The new Starfleet uniforms featured in Star Trek: Discovery – a fairly significant departure from designs seen previously in the franchise – have already set the vibrant Star Trek cosplay community abuzz, with many costume-creating aficionados wondering how to set about building their own outfits.

As TrekMovie’s Aaron Harvey detailed a few weeks ago, there is a lot of tiny, intricate detailing that has gone into the new uniform styling, and  Discovery‘s producers have revealed that the uniforms include internationally-sourced fabric and complex, 3D-printed components, neither of which is available to the average fan.

That hasn’t stopped fan Melanie Poston from trying, though! First spotted at the Denver Comic Con on June 30, her homemade Discovery uniform caught the attention of cast members Anthony Rapp and Rekha Sharma, series producer Ted Sullivan, and more when photos of her design appeared on social media last week.

Great job on our first #StarTrek #startrekdiscovery #cosplay we have seen!

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With both San Diego Comic-Con coming in July, and August’s Official Star Trek Convention hitting Las Vegas soon, we reached out to Melanie to get some tips on how other fans might start to build their own Star Trek: Discovery costumes as we approach the series’ debut in September.

Bringing My Star Trek: Discovery Uniform to Life
by Melanie Poston for

My goal with the Discovery uniform cosplay was not to create a screen accurate costume. I would love to do that some day, but it is definitely beyond my time and resources right now — especially since I started making this costume just a few weeks before the convention I wanted to wear it to.

My starting design sketches for the ‘Discovery’ uniform.

Rather than working toward screen accuracy, I instead wanted to achieve the overall form, and highlight the recognizable and interesting details of the uniform — and since the series hasn’t even been released yet, I figured that it may not be as recognizable as those from the previous Trek shows, so I concentrated on emphasizing the elements that would communicate that it’s a Starfleet uniform.

If I were to make it more screen-accurate, for example, the Starfleet deltas along the side panels of the jacket would be much smaller, matching the look seen in the promotional material released so far. My choice to keep the chevrons on my costume larger allowed them to be much more recognizable, while still maintaining the overall form.

The tiny Starfleet delta pattern on the new uniforms are just one of many intricacies on the new outfit.

All the materials used in my costume – with the exception of the boots and Starfleet badge – were purchased from Jo-Ann Fabrics at a total cost of less than $100.

I used about six yards of navy blue, Ponte knit fabric for the uniform jacket and pants. I chose Ponte partly because it’s comfortable and because it resists wrinkles pretty well — a huge benefit for travel to a convention — and it was thick enough that I did not have to line the uniform jacket. (It’s also pretty affordable, which allowed me to buy more than I really needed so I could do a little trial and error without feeling like I might run out!)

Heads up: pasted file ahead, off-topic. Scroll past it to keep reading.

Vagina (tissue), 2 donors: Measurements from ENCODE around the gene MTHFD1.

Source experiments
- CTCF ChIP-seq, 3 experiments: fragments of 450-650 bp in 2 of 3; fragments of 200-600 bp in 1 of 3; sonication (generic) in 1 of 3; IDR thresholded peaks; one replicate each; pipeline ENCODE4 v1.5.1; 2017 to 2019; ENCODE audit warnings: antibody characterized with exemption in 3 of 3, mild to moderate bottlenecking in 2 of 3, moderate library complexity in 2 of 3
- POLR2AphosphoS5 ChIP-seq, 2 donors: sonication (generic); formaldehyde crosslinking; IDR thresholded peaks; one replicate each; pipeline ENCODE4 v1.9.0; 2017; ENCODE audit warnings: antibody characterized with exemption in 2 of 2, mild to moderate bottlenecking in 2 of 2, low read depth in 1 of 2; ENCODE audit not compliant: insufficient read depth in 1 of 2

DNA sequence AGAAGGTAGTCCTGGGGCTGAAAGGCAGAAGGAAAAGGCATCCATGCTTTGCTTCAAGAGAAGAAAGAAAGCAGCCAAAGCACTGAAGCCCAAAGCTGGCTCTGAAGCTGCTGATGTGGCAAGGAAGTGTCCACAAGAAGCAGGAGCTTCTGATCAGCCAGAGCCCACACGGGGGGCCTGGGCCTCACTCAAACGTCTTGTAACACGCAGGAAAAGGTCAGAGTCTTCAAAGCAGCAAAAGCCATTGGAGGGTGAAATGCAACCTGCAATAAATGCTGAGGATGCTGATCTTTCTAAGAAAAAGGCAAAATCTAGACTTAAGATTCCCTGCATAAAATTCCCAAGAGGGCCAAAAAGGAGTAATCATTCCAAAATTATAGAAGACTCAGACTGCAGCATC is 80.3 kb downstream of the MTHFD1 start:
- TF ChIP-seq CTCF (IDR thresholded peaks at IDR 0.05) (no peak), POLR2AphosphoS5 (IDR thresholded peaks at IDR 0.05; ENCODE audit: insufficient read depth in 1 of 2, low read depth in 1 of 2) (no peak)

Building the uniform jacket using navy Ponte fabric.

I did not use a pattern for the top; I drafted the jacket by hand on a dress form that matches my measurements. There was some trial and error involved, so that extra Ponte fabric definitely came in handy! At this stage, I just created the basic torso part of the top and did not yet attach sleeves, though I did sew the sleeves and collar separately at this point to be attached later.

I cut out the individual gold chevrons for the sides by hand from gold foil iron-on paper, and ironed them onto the uniform eight to ten at a time.

Lots of cutting and ironing to approximate the delta pattern.

Next, I started working on the gold stripes that run down the sides of the uniform. Instead of trying to set the small parallel lines in place over each shoulder, I used a single, thick gold ribbon and embroidered blue lines over it down it to mimic the look of the smaller stripes’ placement. I then sewed the finished gold and blue striped ribbons to the side of the pants and the jacket.

I embroidered the gold lines on the top of each shoulder — to emulate Michelle Yeoh’s captain’s variant design — attached the sleeves, then used the same technique that I used for the side stripes to create the thinner gold stripes that wrap around the top of the sleeves. I cut a thin strip of the same gold ribbon and sewed it down the front of the top at a slight diagonal and installed a full-length zipper along the back of the jacket.

Collar and gold piping added at the zipper, shoulder and torso stripes in place.

For the pants, I started with a pattern that I already had on hand (McCall’s M6901) for women’s slacks. It’s a pretty simple pattern, and it includes great instructions for tailoring the pants to fit your body shape. I made the pants higher-waisted than would normally come from that pattern, because I wanted the waistband to rest on the smallest part of my waist, but otherwise I stuck pretty closely to the pattern.